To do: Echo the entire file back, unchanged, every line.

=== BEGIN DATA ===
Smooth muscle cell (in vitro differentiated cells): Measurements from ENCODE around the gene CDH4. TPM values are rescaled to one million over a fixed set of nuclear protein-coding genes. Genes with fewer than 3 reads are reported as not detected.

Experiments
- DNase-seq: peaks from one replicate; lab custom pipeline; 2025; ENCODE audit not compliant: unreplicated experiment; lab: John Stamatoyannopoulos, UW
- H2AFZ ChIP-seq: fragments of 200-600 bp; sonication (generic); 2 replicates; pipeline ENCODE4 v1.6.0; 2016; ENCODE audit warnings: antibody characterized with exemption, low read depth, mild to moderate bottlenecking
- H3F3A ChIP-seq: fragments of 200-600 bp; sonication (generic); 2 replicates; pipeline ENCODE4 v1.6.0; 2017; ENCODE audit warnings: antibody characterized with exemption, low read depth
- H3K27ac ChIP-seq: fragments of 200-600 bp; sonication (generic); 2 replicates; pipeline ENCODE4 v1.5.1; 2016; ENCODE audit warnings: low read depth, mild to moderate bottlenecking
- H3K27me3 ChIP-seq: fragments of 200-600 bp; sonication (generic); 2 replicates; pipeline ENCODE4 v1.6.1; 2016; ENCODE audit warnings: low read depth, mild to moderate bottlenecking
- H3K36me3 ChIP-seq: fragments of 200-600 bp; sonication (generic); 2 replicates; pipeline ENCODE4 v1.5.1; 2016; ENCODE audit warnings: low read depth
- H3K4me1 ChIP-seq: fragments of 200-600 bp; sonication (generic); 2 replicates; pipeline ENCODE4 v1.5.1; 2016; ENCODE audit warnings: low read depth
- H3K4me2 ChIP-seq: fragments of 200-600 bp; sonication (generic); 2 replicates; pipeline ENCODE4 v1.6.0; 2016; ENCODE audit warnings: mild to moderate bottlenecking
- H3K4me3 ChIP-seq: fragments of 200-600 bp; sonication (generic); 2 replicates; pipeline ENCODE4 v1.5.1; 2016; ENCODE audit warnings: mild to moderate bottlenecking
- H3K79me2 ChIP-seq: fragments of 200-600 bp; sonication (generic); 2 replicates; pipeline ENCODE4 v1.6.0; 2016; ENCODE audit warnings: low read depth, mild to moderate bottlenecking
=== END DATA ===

Smooth muscle cell (in vitro differentiated cells): Measurements from ENCODE around the gene CDH4. TPM values are rescaled to one million over a fixed set of nuclear protein-coding genes. Genes with fewer than 3 reads are reported as not detected.

Experiments
- DNase-seq: peaks from one replicate; lab custom pipeline; 2025; ENCODE audit not compliant: unreplicated experiment; lab: John Stamatoyannopoulos, UW
- H2AFZ ChIP-seq: fragments of 200-600 bp; sonication (generic); 2 replicates; pipeline ENCODE4 v1.6.0; 2016; ENCODE audit warnings: antibody characterized with exemption, low read depth, mild to moderate bottlenecking
- H3F3A ChIP-seq: fragments of 200-600 bp; sonication (generic); 2 replicates; pipeline ENCODE4 v1.6.0; 2017; ENCODE audit warnings: antibody characterized with exemption, low read depth
- H3K27ac ChIP-seq: fragments of 200-600 bp; sonication (generic); 2 replicates; pipeline ENCODE4 v1.5.1; 2016; ENCODE audit warnings: low read depth, mild to moderate bottlenecking
- H3K27me3 ChIP-seq: fragments of 200-600 bp; sonication (generic); 2 replicates; pipeline ENCODE4 v1.6.1; 2016; ENCODE audit warnings: low read depth, mild to moderate bottlenecking
- H3K36me3 ChIP-seq: fragments of 200-600 bp; sonication (generic); 2 replicates; pipeline ENCODE4 v1.5.1; 2016; ENCODE audit warnings: low read depth
- H3K4me1 ChIP-seq: fragments of 200-600 bp; sonication (generic); 2 replicates; pipeline ENCODE4 v1.5.1; 2016; ENCODE audit warnings: low read depth
- H3K4me2 ChIP-seq: fragments of 200-600 bp; sonication (generic); 2 replicates; pipeline ENCODE4 v1.6.0; 2016; ENCODE audit warnings: mild to moderate bottlenecking
- H3K4me3 ChIP-seq: fragments of 200-600 bp; sonication (generic); 2 replicates; pipeline ENCODE4 v1.5.1; 2016; ENCODE audit warnings: mild to moderate bottlenecking
- H3K79me2 ChIP-seq: fragments of 200-600 bp; sonication (generic); 2 replicates; pipeline ENCODE4 v1.6.0; 2016; ENCODE audit warnings: low read depth, mild to moderate bottlenecking